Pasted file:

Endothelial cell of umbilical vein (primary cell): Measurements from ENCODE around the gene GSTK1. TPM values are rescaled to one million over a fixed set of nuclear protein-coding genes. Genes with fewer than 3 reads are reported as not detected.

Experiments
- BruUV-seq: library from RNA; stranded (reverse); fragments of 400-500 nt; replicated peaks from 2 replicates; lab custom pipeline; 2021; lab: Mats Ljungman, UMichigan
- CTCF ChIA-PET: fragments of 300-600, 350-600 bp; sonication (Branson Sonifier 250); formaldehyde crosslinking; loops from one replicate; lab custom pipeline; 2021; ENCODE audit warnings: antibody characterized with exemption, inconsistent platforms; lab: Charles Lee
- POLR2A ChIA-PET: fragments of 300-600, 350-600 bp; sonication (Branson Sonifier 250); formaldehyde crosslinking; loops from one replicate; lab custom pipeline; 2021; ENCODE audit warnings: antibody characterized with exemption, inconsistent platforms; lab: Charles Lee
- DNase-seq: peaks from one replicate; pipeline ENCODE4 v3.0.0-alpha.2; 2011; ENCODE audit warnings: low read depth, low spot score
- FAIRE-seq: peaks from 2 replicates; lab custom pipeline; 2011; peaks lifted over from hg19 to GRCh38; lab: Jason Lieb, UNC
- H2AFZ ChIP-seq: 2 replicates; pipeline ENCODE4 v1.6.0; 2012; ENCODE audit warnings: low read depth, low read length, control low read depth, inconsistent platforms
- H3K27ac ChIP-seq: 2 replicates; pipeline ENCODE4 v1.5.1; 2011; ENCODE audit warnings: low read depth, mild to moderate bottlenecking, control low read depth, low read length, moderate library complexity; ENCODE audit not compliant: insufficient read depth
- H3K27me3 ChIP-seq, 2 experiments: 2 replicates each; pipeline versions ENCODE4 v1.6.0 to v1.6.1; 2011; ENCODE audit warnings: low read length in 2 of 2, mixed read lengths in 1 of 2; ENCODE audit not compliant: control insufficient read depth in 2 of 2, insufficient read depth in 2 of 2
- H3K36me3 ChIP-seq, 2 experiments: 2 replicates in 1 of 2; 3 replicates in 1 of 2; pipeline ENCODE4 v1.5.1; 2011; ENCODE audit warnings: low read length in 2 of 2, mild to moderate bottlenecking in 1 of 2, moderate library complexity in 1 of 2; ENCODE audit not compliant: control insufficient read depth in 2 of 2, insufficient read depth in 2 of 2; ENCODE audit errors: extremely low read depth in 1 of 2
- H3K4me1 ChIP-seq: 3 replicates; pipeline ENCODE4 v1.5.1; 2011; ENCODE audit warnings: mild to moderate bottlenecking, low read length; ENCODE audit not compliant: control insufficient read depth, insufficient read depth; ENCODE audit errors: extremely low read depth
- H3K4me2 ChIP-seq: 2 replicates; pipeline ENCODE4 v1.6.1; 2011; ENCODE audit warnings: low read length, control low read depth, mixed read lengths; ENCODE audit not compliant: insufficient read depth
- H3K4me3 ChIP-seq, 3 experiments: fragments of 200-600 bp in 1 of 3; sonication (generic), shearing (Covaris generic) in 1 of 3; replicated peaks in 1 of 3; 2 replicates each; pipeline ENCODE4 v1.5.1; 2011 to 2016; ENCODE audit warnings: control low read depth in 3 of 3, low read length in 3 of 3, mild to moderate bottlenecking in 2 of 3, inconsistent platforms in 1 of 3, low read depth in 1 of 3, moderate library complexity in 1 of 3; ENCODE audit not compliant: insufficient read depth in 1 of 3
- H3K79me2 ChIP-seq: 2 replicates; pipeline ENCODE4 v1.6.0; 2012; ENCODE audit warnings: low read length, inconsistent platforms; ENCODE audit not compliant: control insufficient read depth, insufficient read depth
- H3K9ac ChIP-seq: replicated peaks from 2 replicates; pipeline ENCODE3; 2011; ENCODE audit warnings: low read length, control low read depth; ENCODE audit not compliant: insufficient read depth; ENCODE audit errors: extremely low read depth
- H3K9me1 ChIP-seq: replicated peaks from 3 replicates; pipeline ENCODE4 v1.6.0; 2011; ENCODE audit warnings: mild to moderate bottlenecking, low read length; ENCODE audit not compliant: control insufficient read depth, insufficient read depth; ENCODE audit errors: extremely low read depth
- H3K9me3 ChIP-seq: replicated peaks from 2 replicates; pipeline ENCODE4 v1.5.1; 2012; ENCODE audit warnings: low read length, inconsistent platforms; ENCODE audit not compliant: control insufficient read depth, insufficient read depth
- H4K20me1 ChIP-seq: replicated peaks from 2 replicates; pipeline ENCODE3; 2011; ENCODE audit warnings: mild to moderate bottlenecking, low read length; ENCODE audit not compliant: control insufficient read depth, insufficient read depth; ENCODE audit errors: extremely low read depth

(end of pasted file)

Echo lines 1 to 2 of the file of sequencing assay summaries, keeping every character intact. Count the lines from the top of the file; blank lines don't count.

Endothelial cell of umbilical vein (primary cell): Measurements from ENCODE around the gene GSTK1. TPM values are rescaled to one million over a fixed set of nuclear protein-coding genes. Genes with fewer than 3 reads are reported as not detected.

Experiments